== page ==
Ohio State sophomore tailback Ezekiel Elliott continued his record-setting running with 246 yards and four touchdowns as the Buckeyes rolled to a 42-20 victory over Oregon in the inaugural College Football Playoff national championship on Monday.
It was the third consecutive game in which Elliott ran for more than 200 yards. After a record 220 in the Big Ten championship in December and a record 230 in the Sugar Bowl on New Year's Day, he set a mark for the national title contest (including the BCS title games) by making Oregon use multiple players to bring him down. And even that didn't always work.
At a school that produced the only two-time Heisman Trophy winner -- Archie Griffin -- and many other star running backs like Keith Byars and Eddie George, only Elliott has rushed for 200+ yards in back-to-back-to-back games.
"We knew (coming into the game) that our O-line was bigger and more physical than their D-line, and we just had to punch them in the mouth," he said, referring to his blockers. "The line came out and played their butts off. They paved the way for me."
He told CNN's Rachel Nichols all he had to do was to run through the holes his line opened and break a couple of tackles.
"I give all the credit to my boys," he said. "I knew that we were going to be unstoppable."
Oregon head coach Mark Helfrich gave Elliott credit but also pointed to the big guys who blocked for him.
"He is an exceptional player as is their offensive line," Helfrich told reporters. "A lot of credit to (all) those guys."
Ohio State head coach Urban Meyer, who became the second coach to win national titles at multiple schools, said Elliott is the most underrated running back in the country.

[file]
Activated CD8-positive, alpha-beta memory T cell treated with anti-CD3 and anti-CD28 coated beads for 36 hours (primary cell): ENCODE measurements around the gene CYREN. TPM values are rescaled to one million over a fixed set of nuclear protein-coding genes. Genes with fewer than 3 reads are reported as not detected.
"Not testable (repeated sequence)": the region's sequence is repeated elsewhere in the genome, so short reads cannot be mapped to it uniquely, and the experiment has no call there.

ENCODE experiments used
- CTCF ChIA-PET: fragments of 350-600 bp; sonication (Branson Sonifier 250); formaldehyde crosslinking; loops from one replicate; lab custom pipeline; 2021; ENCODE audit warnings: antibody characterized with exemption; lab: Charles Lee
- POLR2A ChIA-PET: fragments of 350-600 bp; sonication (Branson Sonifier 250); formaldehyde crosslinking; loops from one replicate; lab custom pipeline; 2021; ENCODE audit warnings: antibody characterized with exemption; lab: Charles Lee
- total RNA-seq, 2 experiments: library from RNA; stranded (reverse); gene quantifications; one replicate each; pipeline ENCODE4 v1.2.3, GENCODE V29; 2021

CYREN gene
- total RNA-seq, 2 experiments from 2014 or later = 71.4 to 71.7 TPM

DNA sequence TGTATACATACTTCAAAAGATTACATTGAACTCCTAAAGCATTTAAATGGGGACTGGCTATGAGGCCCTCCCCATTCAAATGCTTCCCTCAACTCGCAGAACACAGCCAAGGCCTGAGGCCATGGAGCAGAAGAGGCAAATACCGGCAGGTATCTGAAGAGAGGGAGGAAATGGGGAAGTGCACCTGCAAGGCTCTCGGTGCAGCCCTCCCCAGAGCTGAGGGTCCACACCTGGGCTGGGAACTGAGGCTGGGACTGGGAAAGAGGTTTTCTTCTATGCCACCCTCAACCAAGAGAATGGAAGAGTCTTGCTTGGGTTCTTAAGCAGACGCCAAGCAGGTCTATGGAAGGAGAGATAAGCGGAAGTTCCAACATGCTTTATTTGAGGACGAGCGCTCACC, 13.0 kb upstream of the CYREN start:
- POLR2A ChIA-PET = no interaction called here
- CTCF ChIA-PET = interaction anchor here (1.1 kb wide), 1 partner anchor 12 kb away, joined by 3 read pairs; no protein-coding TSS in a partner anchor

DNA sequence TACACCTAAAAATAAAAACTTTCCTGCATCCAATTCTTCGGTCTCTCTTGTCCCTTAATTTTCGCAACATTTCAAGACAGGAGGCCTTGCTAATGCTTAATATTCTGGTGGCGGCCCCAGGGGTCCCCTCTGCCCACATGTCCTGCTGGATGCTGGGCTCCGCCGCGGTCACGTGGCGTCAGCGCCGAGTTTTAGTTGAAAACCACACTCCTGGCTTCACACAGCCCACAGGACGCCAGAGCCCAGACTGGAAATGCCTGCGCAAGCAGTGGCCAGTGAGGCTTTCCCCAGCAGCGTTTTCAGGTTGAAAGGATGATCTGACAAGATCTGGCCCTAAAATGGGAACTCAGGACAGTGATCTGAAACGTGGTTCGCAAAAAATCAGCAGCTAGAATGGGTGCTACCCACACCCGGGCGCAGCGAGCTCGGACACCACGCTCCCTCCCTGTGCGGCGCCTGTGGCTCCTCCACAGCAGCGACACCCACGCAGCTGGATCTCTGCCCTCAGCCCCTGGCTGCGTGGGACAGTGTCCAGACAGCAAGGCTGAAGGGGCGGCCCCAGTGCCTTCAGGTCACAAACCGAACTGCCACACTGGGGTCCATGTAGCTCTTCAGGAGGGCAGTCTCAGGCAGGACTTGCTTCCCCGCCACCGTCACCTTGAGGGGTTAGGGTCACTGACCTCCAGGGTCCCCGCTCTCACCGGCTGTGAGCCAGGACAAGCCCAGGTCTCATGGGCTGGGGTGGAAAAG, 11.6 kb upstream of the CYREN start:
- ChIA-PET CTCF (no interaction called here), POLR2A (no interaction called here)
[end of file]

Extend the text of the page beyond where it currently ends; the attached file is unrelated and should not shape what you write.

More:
"He's one of the best post-contact yard guys I have ever been around," he said.
The quarterback duel between Heisman Trophy winner Marcus Mariota of Oregon and Cardale Jones, who only became Ohio State's starter in their 13th game of the season due to an injury, was a bit of a stalemate.
Mariota had more passing yards (333) and two TD passes to one for Jones, but the Ohio State quarterback also helped steady his team, particularly in the first half, with some key runs. His receivers struggled to get open early but the young Buckeyes' offensive line eventually overpowered their Ducks' defensive counterparts as the game wore on and Oregon wore down.
That meant open holes for Elliott to exploit and time for Jones to throw. Ohio State (14-1) overcame four turnovers, including two mistakes that led to 10 points in the second half as Oregon (13-2) closed an 11-point halftime deficit to just one.
But Oregon couldn't stop Elliott, who carried the ball 36 times.
Meyer said he would never have imagined after spring practice that his team would have been in the national title game.
"But I didn't quite understand the improvement these guys could make," he said, also thinking back to early in the season when Ohio State was embarrassed by a home loss to a Virginia Tech team that ended up in the Military Bowl.
Mariota, who would likely be a top pick in the NFL Draft should he choose to leave school early, said he was going to take a "couple of days" to make a decision on whether to stay.
"Obviously (losing) hurts, (and) I'm sure it'll weigh in a little bit but there's a lot of other things that have to play into that decision," he said. "There's a lot of other things that could bring me back and not just this loss."